Whale, Whale, Whale – What Do We Have Here?

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New data reveals that moulting is one of the main reasons whales migrate to warmer waters. Sounds like they’ve cracked the code for the ultimate ocean skin care routine.

Whales can be split into two main categories: toothed and baleen. Toothed whales include sperm and killer whales while baleen whales (which have plates of keratin based whalebone in their mouths required for feeding) include blue and humpback whales. Both types venture on the longest-known migrations every year of any mammal, travelling between 15,000 and 25,000 kilometers each; that’s almost twenty times the length of Russia and back again. 

Whales can be found in all the world’s oceans, but their prodigious journey often first begins in high latitude feeding grounds. This could be in Antarctica in the southern hemisphere during the warmer summer months, or in the Pacific near northern Japan or California during the summer, on the opposite side of the year in temperate-cold waters. As temperatures drop, the time approaches for the whales to voyage to warmer waters and lower latitudes. The whales will often travel to areas near Central America, like Hawaii, Costa Rica, as well as Taiwan and the Philippines. Whales in the southern hemisphere travel northwards towards these areas and northern hemisphere whales will travel southwards at different times due to reversal seasons in the hemispheres. 

For over a century it has been a worldly notion that the purpose of such mileage to reach lower latitudes during the winter months has been for breeding and calving far away from usual predators in warmer seas; certainly not for food, as feeding possibilities are sparse in these areas during the winter months. However, the feeding/breeding paradigm has been argued with evidence of bowhead whales migration, or lack thereof, in the Arctic. These whales along with many other much smaller species and odontocetes live year round in the Arctic and sub-Arctic, calving and raising their young here. This demonstrated that there is no such impediment by polar latitudes on thermoregulatory systems in whales, restricting growth and development of newborn calves.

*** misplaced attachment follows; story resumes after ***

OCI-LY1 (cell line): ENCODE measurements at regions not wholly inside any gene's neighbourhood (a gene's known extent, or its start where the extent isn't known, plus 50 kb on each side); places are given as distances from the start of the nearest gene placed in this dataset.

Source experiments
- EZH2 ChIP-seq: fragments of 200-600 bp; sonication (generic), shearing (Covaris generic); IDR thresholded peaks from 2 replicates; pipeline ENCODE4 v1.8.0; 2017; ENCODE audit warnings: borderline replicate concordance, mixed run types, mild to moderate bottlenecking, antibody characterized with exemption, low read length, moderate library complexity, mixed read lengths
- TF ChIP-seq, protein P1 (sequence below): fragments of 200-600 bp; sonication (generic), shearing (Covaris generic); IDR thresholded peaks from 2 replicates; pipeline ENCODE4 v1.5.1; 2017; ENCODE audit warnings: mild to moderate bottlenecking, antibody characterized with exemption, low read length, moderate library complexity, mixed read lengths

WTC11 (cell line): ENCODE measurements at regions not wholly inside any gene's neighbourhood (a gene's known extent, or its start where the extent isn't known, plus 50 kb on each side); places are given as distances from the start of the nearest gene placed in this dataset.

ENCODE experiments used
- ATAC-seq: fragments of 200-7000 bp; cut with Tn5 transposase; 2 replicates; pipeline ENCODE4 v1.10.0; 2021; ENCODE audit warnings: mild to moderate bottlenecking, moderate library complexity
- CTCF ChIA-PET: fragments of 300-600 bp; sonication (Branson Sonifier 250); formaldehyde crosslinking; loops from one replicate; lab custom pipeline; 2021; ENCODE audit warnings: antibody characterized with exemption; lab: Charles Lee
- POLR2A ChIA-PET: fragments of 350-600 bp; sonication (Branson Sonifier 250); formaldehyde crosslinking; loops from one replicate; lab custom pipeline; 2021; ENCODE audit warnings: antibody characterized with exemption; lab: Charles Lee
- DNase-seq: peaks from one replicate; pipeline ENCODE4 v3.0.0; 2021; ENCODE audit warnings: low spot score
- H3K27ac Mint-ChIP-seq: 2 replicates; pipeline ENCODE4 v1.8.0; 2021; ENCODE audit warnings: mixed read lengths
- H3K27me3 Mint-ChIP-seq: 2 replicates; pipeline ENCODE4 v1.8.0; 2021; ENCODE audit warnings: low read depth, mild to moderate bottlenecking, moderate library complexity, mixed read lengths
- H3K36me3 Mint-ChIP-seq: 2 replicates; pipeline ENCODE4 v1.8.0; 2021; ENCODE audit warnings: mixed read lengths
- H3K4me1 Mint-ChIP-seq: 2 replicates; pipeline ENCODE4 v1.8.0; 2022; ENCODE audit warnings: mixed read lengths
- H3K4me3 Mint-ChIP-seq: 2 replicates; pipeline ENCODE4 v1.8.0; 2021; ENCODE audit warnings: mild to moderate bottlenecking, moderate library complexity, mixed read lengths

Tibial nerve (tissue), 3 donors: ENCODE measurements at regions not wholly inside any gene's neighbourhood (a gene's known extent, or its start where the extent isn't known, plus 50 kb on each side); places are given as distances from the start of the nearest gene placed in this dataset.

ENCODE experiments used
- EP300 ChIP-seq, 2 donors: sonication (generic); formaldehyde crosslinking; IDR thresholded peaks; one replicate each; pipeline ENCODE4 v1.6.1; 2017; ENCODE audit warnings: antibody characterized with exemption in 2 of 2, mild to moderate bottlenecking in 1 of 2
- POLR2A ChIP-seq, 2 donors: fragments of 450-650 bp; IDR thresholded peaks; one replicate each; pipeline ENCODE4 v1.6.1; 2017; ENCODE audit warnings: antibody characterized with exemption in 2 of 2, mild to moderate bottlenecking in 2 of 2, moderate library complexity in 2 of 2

This has led to the research of scientists from Oregon State University, investigating the real reason behind these migration patterns. Following 62 satellite tagged Antarctic killer whales across their migration courses they found that the whales could conserve their body heat to -1.9℃ in subfreezing waters. This is achieved by decreasing blood flow to their skin, thereby reducing normal and continuous epidermal molting. Molting among cetaceans is both continuous and periodic, a much more respected physiological process than when you or I remember to exfoliate now and again. Shedding, repair and renewal of the whales’ hard integument takes place to remove dead skin and a thick yellow film that often builds-up on the whales’ skin made of microscopic diatoms which can harbour harmful bacteria. Research found that the travel to warmer temperatures allowed for the heat loss which is required for the whales to molt. The feeding/molting hypothesis was then proposed. 

As researchers quoted an expert Inuit hunter who said, “Belugas go to the rivers for warmth. And like seals they moult their skins. They moult in the warm water,” it was originally thought that beluga whales may be the only species of whale to migrate for self-cleaning purposes, based on evidence of their migration to river estuaries in Alaska and Canada. However, this new evidence implies that killer whales and potentially more species of whale migrate for the same reasons. This suggests migration is an act of ancestral habit for quite possibly the longest skin care routine ever, meaning that our notion of whales as polar species who venture to the tropics for molting and breeding should actually be reversed to creatures of warm-water who migrate northward toward the poles for feeding.

image source: Tony Wu/naturepl.com